People take aspirin for pain, fever, and even in hopes of warding off a heart attack. Could this old, over-the-counter pill also help control multiple sclerosis? A November 27 report in Science Signaling suggests as much—in mice. Scientists led by Kalipada Pahan, Jesse Brown Veterans Affairs Medical Center in Chicago, claim that a small, daily dose of aspirin suppressed inflammation, demyelination, and autoimmune responses in mice modeling MS. It worked by restoring regulatory T lymphocytes (Tregs), which rein in self-reactive T cells.
Given that Tregs also dwindle in amyotrophic lateral sclerosis, the new data beg the question of whether aspirin could benefit ALS patients. “In both MS and ALS, the number and function of Tregs decrease, resulting in aberrant immune responses and increased inflammation,” Pahan wrote to Alzforum, “It has been already shown that infusion of Tregs slows the progression of ALS, so there is a possibility that low-dose aspirin may delay the progression of ALS via boosting Tregs.”
However, Pahan cautioned that long-term use of even baby aspirin (81 mg/day) may cause stomach upset and heartburn. Bradley Turner, University of Melbourne, Australia, also urged caution, noting there is little evidence of a connection between aspirin and ALS. “It is unclear whether the same mechanisms are operating in ALS and its animal models. However, this would be an interesting future line of inquiry,” Turner wrote to Alzforum.
Experimental autoimmune encephalitis (EAE), a commonly used model for MS in mice, is an inflammatory demyelinating disease of the central nervous system that is clinically and pathologically similar to MS. First author Susanta Mondal and colleagues induced relapsing-remitting or chronic EAE in five-week-old wild-type mice. Eight days later, the scientists started giving the mice 1 to 3 mg/kg aspirin a day by oral gavage for up to 32 days.
Even at the lowest dose, aspirin halved the clinical scores of both models, reducing limb and tail weakness, paralysis, and death compared with untreated EAE mice. In treated mice, fewer peripheral immune cells infiltrated the spinal cord, expression of pro-inflammatory mediators was lower, and axons in the spinal cord had more myelin. Aspirin seemed to work by preventing an EAE-induced loss of regulatory T cells by increasing the expression of interleukin-11, an immunomodulatory cytokine with anti-autoimmune activity. This prevented development of pro-inflammatory T helper 17 cells, Mondal and colleagues reported.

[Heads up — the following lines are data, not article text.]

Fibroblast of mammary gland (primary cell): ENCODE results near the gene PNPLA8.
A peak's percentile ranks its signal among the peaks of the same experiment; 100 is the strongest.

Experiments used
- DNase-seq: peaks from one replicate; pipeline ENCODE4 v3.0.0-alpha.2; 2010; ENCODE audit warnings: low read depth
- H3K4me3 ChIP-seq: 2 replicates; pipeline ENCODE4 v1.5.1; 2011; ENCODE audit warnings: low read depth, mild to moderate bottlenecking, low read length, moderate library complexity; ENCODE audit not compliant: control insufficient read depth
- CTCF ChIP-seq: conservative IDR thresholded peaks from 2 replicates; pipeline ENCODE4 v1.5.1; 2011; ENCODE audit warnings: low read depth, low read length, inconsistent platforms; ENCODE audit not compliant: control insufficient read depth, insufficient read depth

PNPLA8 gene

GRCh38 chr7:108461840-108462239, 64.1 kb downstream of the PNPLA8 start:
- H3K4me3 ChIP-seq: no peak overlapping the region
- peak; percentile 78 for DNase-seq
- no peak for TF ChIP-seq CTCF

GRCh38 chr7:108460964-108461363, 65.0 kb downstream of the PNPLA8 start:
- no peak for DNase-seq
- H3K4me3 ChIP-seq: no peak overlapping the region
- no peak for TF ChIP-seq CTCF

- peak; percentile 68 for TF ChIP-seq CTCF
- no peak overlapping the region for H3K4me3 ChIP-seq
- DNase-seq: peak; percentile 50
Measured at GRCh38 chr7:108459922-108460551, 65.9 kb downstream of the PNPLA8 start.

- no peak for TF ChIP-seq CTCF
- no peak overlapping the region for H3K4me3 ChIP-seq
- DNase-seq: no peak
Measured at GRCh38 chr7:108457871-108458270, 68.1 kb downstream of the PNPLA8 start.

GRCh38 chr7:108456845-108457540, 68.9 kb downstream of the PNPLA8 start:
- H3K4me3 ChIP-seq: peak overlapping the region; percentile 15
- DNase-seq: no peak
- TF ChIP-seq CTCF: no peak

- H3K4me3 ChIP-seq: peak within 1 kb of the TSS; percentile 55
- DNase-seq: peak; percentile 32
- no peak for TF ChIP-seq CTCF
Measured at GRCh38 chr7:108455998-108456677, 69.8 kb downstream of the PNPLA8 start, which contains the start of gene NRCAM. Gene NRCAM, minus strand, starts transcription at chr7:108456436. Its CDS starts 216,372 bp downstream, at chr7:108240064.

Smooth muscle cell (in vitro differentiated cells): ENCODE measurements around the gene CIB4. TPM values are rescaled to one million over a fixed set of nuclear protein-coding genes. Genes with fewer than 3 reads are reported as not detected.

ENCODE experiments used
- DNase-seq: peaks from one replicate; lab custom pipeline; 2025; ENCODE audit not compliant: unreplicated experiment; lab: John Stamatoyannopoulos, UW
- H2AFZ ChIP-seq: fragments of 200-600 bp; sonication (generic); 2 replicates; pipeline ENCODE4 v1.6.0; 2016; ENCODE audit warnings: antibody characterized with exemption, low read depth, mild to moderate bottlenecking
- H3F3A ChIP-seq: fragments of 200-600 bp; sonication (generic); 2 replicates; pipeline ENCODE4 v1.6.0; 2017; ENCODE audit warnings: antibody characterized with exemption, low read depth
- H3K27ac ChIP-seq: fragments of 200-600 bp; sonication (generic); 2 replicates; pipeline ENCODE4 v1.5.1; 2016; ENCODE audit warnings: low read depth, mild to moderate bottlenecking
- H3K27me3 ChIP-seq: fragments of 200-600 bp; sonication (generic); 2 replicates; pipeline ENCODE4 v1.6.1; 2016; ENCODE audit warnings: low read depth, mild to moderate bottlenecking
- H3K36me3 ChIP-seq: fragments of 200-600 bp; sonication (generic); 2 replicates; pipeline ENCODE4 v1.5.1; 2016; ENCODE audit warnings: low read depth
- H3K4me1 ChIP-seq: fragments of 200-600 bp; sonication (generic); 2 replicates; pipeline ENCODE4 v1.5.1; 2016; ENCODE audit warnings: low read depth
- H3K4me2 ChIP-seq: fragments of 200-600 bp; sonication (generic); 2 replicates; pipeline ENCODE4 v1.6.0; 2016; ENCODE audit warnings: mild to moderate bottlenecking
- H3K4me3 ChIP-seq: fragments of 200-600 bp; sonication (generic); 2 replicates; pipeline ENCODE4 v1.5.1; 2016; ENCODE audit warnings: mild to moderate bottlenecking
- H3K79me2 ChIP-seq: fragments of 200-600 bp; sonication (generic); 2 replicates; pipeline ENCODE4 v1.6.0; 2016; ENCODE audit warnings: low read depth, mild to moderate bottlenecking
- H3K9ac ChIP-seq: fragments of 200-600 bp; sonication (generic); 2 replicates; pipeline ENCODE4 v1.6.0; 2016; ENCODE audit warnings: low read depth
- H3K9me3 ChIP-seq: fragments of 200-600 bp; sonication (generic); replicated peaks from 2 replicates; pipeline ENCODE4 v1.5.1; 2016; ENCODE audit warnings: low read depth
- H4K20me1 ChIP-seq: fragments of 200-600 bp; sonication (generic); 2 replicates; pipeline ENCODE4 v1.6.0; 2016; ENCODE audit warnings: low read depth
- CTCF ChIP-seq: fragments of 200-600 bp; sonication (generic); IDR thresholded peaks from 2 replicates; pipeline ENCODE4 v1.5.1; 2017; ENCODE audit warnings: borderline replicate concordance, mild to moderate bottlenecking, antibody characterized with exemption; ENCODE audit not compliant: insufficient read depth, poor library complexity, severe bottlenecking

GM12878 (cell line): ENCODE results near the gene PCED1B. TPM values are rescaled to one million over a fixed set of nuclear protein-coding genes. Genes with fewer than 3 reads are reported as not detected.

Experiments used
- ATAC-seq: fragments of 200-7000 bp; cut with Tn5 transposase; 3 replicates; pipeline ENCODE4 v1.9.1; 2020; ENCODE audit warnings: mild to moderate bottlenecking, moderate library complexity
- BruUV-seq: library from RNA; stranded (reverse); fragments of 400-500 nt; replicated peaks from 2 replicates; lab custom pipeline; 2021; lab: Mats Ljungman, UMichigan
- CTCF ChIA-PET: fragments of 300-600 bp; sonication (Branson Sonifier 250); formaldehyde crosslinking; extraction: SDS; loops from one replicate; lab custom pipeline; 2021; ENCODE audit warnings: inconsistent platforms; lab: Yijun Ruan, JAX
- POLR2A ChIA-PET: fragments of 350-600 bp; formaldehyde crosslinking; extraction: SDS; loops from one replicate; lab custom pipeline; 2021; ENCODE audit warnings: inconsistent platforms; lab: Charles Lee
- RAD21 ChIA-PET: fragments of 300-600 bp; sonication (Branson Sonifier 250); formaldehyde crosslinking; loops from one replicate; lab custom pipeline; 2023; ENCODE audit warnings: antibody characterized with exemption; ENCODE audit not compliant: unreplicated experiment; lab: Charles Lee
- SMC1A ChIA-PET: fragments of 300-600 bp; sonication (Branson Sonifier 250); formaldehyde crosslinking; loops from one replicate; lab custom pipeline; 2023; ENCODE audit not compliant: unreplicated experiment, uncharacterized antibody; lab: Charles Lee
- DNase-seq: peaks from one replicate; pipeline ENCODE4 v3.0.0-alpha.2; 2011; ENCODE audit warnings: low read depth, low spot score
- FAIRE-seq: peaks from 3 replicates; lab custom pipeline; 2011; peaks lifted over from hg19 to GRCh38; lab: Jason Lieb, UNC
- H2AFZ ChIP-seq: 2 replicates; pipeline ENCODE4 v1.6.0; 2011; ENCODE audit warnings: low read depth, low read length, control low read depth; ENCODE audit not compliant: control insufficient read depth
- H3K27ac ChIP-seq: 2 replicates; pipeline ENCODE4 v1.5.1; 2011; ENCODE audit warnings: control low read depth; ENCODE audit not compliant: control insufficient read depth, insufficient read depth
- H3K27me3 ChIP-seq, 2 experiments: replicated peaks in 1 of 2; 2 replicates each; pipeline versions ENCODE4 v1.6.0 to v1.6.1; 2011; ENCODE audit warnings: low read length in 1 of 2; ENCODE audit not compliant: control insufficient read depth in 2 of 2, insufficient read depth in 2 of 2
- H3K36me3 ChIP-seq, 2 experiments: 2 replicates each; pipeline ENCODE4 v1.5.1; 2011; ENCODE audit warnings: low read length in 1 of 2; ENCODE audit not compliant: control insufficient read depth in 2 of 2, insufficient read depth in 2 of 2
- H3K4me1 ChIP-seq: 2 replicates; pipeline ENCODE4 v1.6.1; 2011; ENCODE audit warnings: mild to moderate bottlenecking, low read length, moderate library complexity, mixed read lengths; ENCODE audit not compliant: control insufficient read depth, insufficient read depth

The results suggest that aspirin could potentially slow progression in people with ongoing disease, Pahan wrote. He plans to next conduct clinical trials of aspirin treatment in patients with MS.
Unlike MS, ALS is not considered primarily an autoimmune disorder. Yet its motoneuron degeneration is accompanied by marked neuroinflammation involving both brain-resident glia and invading monocytes and T cells. Tregs have been reported to become both depleted and dysfunctional in ALS, particularly in people with rapidly progressing disease (Beers et al., 2017).
Some evidence suggests that boosting the number of Tregs could slow ALS progression (see June 2018 news). One experimental attempt involves autologous cell treatment. In mice, this delays progression (Sheean et al., 2018; for review, see Thonhoff et al., 2018). In an open-label pilot study of three patients, led by Stanley Appel and Jason Thonhoff of Houston Methodist, ex-vivo expansion and reinjection of a patient’s own Tregs delayed progression of their ALS (Thonhoff et al., 2018).
Could aspirin shore up the supply of neuroprotective Tregs in ALS? It’s unclear, Turner told Alzforum. Prospective cohort studies found no link between aspirin use and risk for ALS (Fondell et al., 2012). One large population-based, case-control study did suggest aspirin reduced risk, but that finding has yet to be replicated (Tsai et al., 2015). Another study suggested aspirin delayed disease onset in SOD1 G93A mice; however, the doses used were 100 times higher than in the current study, so may not hold at low doses (Barnéoud and Curet, 1999).
“The authors have made an interesting observation linking aspirin, IL-11, and Tregs in EAE mice. Whether this mechanism occurs in humans and ALS is unclear from the paper,” Turner wrote. “Therefore, there is no hard evidence to suggest that people with ALS should be taking aspirin.”
“I would hesitate to extrapolate that much from an animal model,” Thonhoff agreed. However, given that aspirin is inexpensive and available, it would be relatively easy to test it in small pilot trials for MS and ALS patients, he said. If a signal emerges, a larger study would be in order. “We think any treatment that can enhance the Treg population, or prevent the loss of the immunosuppressive functions of Tregs, has a chance to slow down the progression of ALS,” Thonhoff added. However, given the potential side effects and lack of evidence for benefit in people, Thonhoff does not recommend the daily use of aspirin in ALS patients at this time.
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